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Sister Amy,

Thank you very much for writing Manifesta. It's been a great read and a constant topic of conversation among my friends. So much in fact, that we're having a dinner party. We've been spreading the word and getting St. Louis ready for are CR group. It's a very exciting time- lots of ideas, lots of energy, but there one issue that is dividing us: ageism. Some of us want to focus on third wavers, daughters, Xer's... and some of us feel as if that is discrimination. The issue has become so divisive that I'm afraid we're losing our idealism and passion before the very first dinner party. Any suggestions?

   

I love the idea of all of these dinner parties happening around the country, culling so much great feminist energy - and really just giving feminists a time to celebrate and to say "hey what's happening." I'm sorry to hear that your plans might be thwarted before they already began. From your email, I can't entirely tell what the problem is. However, I can offer both my experience and my hopes. My experience is that mixed generation groups are the best--as long as each person comes to learn, share. Because many young women--especially when it comes to feminism--feel either shy or that they can't speak up, I think that's it's best to have the group weighed toward younger women.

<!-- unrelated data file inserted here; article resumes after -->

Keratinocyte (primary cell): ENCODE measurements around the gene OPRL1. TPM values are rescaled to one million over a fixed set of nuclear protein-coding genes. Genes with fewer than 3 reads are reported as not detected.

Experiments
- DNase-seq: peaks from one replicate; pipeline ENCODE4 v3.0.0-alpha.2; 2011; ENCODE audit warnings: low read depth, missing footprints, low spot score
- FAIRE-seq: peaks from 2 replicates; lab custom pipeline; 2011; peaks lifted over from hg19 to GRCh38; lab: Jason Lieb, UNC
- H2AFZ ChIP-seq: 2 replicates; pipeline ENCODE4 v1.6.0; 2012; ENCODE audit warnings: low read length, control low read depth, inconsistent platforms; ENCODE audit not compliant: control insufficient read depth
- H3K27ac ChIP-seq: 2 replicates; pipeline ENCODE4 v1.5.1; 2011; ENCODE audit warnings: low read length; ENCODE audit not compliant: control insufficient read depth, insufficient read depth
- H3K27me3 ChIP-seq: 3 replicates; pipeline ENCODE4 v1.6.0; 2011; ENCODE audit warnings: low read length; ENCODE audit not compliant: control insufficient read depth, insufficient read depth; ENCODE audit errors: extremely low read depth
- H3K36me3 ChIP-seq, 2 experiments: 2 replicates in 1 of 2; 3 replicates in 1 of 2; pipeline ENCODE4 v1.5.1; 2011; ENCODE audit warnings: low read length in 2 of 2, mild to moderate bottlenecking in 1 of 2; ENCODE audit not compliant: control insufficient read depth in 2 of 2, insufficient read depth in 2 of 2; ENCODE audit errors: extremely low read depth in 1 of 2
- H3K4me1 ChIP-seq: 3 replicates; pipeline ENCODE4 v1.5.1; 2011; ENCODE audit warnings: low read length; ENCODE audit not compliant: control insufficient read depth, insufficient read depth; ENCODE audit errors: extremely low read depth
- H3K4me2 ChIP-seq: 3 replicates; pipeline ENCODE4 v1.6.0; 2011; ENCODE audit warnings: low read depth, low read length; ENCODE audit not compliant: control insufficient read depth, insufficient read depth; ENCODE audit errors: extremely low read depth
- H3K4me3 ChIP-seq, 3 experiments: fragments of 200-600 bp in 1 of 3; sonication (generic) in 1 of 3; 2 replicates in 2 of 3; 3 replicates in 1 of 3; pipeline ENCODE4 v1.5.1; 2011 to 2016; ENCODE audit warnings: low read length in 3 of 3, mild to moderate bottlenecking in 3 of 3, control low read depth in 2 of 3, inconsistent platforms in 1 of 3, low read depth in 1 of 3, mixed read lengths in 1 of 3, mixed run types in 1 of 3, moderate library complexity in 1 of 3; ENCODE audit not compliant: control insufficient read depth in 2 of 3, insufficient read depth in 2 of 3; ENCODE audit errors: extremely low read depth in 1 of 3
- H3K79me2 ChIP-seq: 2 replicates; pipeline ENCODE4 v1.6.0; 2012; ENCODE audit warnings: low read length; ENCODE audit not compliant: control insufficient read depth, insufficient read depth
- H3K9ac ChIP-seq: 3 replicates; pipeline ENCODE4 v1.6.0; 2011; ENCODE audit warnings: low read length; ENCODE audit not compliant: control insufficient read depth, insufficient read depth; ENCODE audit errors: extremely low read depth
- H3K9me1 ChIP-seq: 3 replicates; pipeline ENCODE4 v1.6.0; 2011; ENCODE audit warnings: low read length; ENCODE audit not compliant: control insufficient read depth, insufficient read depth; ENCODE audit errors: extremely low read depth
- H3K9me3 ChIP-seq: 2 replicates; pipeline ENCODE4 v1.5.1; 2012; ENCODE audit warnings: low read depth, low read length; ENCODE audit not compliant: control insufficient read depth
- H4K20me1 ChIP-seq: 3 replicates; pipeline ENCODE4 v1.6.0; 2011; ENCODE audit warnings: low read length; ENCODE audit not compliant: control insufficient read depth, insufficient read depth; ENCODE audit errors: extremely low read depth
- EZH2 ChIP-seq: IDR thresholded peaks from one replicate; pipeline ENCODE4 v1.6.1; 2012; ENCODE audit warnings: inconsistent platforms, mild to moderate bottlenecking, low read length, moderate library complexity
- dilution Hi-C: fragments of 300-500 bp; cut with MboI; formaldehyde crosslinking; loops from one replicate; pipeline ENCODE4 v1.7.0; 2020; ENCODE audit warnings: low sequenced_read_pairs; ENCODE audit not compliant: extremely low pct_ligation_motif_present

As for hopes, the hope with Manifesta--and feminism alike--is to recognize younger women's place in feminism, plus understanding that it might look a bit different from previous generations. I don't think many people entirely understand this--or want to risk this and that's what Manifesta hopes for, that people will take those risks to listen and be listened to. Also, perhaps you shouldn't focus on a group, but on an issue, understanding that different perspectives often come with different generations. However, we always have to remember that we have more things in common than not--and that's our strength, recognizing those two things.

I hope that helps and let me know if I have entirely misunderstood your problem.
Amy

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